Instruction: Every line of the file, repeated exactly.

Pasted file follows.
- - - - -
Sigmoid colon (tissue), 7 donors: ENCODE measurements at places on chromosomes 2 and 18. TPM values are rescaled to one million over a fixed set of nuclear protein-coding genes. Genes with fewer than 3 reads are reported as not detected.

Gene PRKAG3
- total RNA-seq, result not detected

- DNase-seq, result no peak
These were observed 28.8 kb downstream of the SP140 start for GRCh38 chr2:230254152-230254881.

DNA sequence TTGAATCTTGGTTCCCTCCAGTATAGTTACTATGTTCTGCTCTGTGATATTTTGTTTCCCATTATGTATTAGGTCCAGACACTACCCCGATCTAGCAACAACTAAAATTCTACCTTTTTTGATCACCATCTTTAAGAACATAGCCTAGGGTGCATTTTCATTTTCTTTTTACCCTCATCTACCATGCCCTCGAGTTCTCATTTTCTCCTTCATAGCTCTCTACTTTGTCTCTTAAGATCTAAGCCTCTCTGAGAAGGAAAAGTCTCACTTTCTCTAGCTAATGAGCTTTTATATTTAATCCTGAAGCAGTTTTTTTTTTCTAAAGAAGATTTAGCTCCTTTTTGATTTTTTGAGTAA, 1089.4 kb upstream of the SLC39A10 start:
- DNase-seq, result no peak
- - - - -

Sigmoid colon (tissue), 7 donors: ENCODE measurements at places on chromosomes 2 and 18. TPM values are rescaled to one million over a fixed set of nuclear protein-coding genes. Genes with fewer than 3 reads are reported as not detected.

Gene PRKAG3
- total RNA-seq, result not detected

- DNase-seq, result no peak
These were observed 28.8 kb downstream of the SP140 start for GRCh38 chr2:230254152-230254881.

DNA sequence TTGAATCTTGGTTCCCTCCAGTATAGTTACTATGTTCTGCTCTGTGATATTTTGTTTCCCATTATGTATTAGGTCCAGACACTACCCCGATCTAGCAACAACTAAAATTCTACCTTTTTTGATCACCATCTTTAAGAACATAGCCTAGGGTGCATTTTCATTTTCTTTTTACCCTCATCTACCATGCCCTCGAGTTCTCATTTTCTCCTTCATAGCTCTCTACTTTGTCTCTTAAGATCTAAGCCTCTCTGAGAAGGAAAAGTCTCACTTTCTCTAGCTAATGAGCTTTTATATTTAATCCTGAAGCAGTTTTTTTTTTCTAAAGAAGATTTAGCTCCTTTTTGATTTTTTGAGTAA, 1089.4 kb upstream of the SLC39A10 start:
- DNase-seq, result no peak